It is important to highlight that palm bunches must be harvested as soon as they mature. For this purpose, the plantation must be examined visiting regularly all the palms, every 7 to 13 d (harvest cycle) cutting the clusters that are separated or ripe (Bernal, 2009). The cutted bunches should be sent to the production plant the same day when harvested, to prevent increase in the content of free fatty acid (FFA) within the fruit in a process called acidification. This is originated as a result of an enzyme called lipase, which acts on triglycerides releasing fatty acids. This enzyme begins its activity as soon as the cluster reaches maturity and accelerates once it is cut off from the palm or due to mechanical damage in the fruits. Toong and Yeang (1993) indicate that adoption of a minimum five fruits naturally dislodged per cluster and harvest cycle every 10 d is satisfactory for production of fresh fruit bunches of good quality.

In order to perform the harvesting operation, it is necessary to organize squads that consist of one to five workers divided between cutters and lifters, with the following tools: an implement called angarilla; a cart, on which the loose fruit is placed along with clusters, a mule, buffalo, ox or tractor, pulling or carrying charge harvest and taking it to the collection point, a palin for cutting the bunches of young palm or Malay knives for adult palm bunches, a machete to cut the peduncles of the clusters, a plastic drawer for depositing loose fruit, and a rake to recollect the fruits scattered on the floor.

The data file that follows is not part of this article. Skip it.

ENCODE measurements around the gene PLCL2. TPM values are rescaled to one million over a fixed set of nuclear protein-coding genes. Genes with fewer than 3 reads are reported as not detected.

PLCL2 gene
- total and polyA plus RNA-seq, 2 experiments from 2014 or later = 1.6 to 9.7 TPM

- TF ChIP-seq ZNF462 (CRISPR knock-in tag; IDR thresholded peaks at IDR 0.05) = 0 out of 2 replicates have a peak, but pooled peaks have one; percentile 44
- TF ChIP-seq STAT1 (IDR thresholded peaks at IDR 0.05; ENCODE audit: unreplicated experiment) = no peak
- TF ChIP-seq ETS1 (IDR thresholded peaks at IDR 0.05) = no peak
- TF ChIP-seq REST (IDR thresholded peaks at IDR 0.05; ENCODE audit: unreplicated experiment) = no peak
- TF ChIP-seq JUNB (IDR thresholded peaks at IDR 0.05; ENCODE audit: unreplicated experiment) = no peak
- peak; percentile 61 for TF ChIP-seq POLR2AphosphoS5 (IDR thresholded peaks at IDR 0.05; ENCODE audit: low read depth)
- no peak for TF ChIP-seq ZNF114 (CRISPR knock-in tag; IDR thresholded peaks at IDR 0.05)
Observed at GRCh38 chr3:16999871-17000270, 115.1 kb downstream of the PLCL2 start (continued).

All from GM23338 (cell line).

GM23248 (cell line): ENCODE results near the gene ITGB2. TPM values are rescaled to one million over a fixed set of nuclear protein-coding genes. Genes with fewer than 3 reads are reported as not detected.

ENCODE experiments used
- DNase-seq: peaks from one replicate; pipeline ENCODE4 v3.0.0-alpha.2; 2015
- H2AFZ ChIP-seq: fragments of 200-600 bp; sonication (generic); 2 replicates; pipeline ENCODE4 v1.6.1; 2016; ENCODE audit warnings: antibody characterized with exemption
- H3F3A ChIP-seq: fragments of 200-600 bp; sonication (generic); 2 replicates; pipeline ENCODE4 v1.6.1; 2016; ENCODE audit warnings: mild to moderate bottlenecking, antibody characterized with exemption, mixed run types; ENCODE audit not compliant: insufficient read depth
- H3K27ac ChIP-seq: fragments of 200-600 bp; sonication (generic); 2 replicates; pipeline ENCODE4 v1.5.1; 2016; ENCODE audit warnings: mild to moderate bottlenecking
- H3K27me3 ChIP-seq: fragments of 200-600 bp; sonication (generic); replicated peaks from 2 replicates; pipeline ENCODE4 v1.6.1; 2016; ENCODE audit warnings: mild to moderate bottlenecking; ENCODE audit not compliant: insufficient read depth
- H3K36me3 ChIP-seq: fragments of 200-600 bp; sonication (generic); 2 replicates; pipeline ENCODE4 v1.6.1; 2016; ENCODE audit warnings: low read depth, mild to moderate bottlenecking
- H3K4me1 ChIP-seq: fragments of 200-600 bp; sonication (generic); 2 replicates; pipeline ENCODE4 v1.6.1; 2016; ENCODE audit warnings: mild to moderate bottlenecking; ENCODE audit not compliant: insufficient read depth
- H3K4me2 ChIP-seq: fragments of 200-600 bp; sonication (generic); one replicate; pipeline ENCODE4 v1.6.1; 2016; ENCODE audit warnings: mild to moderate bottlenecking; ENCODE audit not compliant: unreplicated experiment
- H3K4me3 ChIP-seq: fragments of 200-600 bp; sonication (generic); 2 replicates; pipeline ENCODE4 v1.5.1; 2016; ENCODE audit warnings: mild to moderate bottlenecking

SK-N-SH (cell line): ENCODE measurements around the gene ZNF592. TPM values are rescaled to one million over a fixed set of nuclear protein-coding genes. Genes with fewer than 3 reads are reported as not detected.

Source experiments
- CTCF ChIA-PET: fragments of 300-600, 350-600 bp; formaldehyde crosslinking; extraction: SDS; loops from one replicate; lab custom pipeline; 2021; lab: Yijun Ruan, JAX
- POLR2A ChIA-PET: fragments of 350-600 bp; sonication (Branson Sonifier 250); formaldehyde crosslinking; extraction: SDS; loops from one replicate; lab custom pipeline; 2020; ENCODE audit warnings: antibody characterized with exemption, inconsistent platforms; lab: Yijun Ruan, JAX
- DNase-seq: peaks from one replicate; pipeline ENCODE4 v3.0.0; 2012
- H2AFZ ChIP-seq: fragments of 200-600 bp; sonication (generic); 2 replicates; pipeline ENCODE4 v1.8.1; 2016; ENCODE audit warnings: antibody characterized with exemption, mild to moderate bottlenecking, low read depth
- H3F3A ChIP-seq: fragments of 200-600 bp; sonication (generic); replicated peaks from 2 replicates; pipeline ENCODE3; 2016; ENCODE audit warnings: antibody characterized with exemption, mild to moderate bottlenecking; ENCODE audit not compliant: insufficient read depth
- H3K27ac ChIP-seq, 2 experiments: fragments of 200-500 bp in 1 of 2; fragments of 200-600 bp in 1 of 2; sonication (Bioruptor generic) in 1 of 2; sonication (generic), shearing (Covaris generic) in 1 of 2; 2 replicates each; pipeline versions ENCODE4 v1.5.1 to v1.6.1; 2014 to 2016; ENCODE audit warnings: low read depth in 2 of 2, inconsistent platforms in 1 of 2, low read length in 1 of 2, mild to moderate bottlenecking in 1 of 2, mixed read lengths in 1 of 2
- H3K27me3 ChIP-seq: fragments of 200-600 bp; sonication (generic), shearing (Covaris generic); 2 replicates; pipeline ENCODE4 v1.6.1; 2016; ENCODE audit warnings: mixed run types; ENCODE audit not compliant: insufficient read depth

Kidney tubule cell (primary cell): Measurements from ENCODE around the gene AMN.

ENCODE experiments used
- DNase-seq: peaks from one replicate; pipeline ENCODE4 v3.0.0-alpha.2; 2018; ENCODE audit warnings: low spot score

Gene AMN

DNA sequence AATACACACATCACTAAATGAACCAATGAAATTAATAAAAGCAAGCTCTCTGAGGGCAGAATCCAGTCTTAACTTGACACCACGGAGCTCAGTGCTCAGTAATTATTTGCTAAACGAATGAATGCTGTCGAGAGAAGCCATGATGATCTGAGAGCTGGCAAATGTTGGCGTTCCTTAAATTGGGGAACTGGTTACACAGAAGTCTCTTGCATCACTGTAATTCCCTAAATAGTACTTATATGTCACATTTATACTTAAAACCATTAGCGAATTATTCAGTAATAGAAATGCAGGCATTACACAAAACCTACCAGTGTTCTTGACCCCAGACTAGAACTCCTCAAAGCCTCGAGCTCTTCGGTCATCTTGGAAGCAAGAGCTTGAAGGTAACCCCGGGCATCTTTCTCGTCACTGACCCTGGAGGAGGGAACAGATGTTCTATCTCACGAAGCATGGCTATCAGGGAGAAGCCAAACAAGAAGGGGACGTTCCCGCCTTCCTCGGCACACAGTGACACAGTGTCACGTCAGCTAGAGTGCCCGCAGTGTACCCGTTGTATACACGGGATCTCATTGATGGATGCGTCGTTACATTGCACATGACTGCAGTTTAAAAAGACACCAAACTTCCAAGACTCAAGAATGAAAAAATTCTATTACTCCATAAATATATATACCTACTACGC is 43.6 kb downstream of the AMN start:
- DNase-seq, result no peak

In order to to perform the operation of harvest, Arias et al. (2009) proposed the following steps:

  • Search for mature palm bunches.

  • Prune leaf supporting the cluster.

  • Cut the bunch.

  • Cut the peduncle of the bunch if this exceeds 5 cm.

  • Recollection of the bunch and loosened fruit before and during the fall of the cluster and deposit on the equipment intended for lifting.

  • Cut of leaf and placement in the interlining or the palera.

  • Transfer the harvested fruit to the point of collection

According to Padilla (2004), the harvest crew spends 2436% of their time searching for palms with mature clusters. This can be previously solved by dedicating a person to locate those clusters with a flag marking the palm. This activity reduces up to 12% searching for the clusters, while improving performance and increasing in 1% extraction rate in the beneficiation plant due to the optimal maturity of the harvested bunches.

It is common that with the hit of the cluster when it falls to the ground some fruits get separated creating the need to give an additional time to recollect them, when letting advance the ripeness time of the clusters due to a larger cycle of harvesting (harvest cycle is defined as the time between a harvest and the next one in the same batch), the number of loose fruits increases getting an amount of 300 of them per cluster, with the consequent loss of time picking them up, and the loss of oil due the fruits which are left (Chisco, 2006).